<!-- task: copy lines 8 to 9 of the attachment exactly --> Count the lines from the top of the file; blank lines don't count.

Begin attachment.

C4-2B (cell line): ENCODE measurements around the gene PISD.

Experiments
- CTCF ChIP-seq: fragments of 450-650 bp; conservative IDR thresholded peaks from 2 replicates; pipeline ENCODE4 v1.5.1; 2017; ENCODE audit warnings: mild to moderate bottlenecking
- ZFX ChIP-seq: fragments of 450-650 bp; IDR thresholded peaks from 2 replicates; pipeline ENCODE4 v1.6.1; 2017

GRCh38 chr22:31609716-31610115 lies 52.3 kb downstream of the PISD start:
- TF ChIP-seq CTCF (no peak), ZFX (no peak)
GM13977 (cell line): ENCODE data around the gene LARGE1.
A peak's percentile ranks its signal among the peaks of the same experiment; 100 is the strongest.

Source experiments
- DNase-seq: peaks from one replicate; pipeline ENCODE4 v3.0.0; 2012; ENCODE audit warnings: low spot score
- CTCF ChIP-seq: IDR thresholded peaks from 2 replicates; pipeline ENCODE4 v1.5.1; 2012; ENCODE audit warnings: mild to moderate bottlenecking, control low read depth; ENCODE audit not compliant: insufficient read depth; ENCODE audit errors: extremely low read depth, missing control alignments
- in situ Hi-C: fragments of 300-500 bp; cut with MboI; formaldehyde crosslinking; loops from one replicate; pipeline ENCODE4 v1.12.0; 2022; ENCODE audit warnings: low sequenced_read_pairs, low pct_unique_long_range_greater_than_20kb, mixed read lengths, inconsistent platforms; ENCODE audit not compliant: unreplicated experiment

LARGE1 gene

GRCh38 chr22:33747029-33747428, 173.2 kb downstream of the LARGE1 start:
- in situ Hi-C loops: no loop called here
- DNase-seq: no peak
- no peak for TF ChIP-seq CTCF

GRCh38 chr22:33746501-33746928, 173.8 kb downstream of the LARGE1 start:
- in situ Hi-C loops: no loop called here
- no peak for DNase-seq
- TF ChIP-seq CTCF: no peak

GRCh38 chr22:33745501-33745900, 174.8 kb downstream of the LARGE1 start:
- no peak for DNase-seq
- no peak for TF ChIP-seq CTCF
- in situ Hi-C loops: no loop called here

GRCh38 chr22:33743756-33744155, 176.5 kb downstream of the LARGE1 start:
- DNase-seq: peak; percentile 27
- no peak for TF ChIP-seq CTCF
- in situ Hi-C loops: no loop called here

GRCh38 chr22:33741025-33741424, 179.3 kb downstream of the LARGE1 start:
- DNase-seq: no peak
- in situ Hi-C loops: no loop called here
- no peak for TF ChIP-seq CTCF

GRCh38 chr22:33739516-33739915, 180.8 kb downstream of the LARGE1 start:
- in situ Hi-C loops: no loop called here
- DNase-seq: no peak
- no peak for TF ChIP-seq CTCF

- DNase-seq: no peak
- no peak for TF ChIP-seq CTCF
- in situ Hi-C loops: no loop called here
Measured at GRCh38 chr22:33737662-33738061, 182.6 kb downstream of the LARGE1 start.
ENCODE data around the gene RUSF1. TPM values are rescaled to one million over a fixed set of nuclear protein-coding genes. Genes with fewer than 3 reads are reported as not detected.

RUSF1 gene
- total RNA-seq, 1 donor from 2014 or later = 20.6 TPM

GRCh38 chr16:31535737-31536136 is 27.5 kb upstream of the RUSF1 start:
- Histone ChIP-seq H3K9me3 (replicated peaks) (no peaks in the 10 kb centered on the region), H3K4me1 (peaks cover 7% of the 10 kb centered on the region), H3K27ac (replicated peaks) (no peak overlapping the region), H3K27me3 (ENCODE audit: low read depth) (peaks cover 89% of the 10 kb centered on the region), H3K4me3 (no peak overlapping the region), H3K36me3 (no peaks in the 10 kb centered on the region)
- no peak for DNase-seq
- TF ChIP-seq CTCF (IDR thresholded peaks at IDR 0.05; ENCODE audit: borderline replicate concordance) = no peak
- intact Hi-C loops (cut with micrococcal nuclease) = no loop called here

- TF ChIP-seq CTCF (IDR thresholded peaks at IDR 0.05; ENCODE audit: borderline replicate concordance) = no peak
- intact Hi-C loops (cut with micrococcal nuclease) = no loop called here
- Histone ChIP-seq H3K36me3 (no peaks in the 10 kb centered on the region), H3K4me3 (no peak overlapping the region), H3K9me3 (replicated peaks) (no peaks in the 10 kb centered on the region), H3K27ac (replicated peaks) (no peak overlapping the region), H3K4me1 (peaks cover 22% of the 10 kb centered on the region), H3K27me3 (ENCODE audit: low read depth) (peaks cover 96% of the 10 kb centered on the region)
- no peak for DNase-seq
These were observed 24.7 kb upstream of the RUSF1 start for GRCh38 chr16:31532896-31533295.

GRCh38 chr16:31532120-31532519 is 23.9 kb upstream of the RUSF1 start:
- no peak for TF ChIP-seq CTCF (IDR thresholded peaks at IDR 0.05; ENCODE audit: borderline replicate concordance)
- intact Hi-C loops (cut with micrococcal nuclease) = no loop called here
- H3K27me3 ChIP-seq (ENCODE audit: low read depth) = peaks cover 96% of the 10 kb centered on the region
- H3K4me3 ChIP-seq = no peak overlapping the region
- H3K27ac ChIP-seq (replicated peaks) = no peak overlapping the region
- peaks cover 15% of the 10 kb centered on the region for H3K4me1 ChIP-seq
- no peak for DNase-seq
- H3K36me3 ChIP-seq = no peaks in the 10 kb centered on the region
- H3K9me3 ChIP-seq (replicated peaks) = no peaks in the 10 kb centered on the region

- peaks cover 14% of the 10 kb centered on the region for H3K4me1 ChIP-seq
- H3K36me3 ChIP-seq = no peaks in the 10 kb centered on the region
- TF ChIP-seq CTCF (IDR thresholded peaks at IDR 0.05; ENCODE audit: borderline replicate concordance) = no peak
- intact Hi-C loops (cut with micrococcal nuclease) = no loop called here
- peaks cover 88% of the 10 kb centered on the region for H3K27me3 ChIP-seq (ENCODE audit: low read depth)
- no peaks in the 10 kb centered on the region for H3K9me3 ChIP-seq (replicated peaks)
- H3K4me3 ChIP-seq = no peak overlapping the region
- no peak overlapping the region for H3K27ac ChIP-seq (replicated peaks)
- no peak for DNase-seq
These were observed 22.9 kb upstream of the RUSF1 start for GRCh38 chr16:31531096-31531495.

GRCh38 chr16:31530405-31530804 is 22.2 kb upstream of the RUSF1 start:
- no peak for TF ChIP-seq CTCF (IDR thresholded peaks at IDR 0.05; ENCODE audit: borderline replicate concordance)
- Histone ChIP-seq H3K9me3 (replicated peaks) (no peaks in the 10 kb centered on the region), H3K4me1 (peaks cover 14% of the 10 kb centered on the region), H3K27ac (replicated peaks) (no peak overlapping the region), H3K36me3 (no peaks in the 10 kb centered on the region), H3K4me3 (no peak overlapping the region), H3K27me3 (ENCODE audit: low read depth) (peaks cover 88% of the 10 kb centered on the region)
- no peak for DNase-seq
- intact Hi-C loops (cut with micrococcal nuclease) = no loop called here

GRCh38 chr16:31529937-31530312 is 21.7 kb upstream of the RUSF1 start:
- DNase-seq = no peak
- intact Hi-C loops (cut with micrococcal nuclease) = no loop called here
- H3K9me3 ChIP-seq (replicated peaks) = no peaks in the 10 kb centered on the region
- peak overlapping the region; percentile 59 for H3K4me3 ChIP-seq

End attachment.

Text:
A peak's percentile ranks its signal among the peaks of the same experiment; 100 is the strongest.

Source experiments